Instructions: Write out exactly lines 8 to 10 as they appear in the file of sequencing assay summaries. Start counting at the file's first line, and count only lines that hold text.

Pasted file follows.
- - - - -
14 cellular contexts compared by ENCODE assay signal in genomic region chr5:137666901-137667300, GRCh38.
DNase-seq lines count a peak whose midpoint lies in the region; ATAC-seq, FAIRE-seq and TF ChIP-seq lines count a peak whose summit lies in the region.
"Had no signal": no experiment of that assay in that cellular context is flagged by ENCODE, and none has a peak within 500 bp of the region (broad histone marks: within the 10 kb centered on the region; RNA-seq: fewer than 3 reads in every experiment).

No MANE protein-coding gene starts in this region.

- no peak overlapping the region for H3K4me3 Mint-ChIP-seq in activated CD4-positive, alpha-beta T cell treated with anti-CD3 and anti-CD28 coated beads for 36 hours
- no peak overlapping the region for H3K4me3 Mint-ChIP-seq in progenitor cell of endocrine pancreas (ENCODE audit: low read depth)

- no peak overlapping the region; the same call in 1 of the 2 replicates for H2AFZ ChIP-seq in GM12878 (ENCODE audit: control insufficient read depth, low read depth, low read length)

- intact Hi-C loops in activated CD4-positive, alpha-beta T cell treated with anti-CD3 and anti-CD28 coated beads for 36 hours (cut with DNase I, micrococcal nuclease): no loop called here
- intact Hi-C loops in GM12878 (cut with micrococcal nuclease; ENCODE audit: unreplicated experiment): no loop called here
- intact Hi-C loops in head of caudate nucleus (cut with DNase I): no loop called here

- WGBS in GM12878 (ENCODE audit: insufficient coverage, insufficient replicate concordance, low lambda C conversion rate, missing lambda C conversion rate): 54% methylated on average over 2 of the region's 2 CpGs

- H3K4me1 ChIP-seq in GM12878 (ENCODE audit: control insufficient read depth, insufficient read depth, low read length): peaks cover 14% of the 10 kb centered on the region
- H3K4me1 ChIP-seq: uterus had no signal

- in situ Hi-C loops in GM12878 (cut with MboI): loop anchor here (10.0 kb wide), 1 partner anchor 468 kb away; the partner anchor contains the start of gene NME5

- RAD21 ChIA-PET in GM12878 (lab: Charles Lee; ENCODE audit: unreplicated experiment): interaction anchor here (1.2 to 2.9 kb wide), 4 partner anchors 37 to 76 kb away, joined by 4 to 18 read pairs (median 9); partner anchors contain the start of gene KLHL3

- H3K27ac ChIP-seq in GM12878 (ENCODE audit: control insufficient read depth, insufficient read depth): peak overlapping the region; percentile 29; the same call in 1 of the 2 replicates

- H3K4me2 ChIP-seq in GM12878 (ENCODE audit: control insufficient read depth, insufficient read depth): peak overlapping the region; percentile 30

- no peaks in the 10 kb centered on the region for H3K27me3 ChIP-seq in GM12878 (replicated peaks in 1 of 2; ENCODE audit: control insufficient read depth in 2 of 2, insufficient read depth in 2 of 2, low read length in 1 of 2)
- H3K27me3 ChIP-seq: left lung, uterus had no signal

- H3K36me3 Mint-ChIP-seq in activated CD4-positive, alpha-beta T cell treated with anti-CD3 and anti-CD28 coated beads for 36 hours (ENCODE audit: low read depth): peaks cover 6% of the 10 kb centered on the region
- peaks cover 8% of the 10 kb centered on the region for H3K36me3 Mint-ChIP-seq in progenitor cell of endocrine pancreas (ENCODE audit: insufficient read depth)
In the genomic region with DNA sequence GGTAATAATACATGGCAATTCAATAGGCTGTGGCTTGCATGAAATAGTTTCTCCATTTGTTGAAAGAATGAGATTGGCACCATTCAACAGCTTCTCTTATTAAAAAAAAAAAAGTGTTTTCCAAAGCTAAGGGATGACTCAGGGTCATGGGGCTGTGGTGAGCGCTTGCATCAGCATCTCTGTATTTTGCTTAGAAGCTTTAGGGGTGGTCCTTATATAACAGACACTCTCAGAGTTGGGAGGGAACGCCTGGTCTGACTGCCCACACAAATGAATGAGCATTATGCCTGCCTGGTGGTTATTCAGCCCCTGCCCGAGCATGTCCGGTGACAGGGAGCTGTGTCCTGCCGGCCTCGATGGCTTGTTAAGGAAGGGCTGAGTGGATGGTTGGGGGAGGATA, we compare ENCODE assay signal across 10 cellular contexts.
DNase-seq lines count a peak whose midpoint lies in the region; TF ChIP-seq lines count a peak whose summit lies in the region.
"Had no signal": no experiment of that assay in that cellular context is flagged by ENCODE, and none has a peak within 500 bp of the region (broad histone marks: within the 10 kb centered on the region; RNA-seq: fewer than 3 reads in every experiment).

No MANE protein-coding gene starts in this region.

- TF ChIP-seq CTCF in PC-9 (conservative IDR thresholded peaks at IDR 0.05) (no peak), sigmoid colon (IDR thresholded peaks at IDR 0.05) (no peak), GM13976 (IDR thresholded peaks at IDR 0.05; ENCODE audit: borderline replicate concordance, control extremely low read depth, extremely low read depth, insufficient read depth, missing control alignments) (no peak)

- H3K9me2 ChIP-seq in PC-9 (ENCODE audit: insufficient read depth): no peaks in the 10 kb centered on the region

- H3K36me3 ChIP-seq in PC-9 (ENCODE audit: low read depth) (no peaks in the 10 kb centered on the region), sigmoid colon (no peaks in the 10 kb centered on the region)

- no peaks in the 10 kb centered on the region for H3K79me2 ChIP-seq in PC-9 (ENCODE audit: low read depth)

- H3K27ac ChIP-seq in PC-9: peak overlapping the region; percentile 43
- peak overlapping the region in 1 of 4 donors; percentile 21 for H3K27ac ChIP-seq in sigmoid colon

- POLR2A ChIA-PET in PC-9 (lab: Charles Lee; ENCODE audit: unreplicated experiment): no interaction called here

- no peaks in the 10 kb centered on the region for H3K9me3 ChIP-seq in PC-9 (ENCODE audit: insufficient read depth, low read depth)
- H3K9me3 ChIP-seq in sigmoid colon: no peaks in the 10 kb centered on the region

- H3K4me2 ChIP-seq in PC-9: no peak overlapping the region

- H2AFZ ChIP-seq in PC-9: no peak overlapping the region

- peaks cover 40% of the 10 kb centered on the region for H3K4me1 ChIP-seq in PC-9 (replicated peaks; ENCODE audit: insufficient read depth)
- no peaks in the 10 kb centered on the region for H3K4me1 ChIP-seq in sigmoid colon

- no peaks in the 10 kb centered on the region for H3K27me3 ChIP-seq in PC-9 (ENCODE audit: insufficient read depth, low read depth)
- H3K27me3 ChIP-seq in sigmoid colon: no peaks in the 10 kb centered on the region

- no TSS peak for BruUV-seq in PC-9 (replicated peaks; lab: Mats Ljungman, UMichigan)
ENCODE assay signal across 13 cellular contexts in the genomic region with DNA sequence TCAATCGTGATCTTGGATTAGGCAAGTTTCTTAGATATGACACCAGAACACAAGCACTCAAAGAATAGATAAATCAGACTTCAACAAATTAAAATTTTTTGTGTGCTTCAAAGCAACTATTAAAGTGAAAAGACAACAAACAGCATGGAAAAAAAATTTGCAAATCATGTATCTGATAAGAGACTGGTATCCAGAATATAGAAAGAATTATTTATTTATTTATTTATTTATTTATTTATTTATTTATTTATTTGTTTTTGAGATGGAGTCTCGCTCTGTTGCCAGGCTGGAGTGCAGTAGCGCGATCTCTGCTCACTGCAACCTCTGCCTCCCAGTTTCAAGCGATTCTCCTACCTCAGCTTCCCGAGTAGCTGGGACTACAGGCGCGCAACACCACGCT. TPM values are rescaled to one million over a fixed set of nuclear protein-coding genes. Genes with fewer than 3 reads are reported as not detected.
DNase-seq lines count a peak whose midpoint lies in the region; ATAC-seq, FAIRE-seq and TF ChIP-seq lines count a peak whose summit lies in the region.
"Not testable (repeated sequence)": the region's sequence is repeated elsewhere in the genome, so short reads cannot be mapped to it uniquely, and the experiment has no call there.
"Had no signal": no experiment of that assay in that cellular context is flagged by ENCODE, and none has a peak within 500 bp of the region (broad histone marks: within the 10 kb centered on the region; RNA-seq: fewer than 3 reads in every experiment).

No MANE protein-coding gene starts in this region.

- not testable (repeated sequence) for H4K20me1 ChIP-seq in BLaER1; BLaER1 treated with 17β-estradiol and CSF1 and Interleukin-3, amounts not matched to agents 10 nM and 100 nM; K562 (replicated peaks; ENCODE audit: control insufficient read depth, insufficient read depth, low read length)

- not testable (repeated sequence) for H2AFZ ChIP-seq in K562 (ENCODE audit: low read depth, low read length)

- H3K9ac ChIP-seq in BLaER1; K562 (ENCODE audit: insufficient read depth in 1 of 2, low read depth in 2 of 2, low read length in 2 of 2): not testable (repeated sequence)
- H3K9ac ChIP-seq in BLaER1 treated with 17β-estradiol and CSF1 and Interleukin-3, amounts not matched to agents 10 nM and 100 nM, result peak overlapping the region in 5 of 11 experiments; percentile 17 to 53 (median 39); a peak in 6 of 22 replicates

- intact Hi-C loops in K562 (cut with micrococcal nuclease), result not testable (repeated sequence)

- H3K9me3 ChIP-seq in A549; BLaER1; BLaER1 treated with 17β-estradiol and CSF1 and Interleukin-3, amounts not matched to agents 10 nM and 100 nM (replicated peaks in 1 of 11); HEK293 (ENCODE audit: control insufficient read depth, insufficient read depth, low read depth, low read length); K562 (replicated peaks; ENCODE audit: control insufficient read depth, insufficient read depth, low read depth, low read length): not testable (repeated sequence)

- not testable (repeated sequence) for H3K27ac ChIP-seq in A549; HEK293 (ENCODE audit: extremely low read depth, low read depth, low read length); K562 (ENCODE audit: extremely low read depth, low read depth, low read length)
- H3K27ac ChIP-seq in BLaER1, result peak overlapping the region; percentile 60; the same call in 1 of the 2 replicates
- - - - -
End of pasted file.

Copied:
- intact Hi-C loops in activated CD4-positive, alpha-beta T cell treated with anti-CD3 and anti-CD28 coated beads for 36 hours (cut with DNase I, micrococcal nuclease): no loop called here
- intact Hi-C loops in GM12878 (cut with micrococcal nuclease; ENCODE audit: unreplicated experiment): no loop called here
- intact Hi-C loops in head of caudate nucleus (cut with DNase I): no loop called here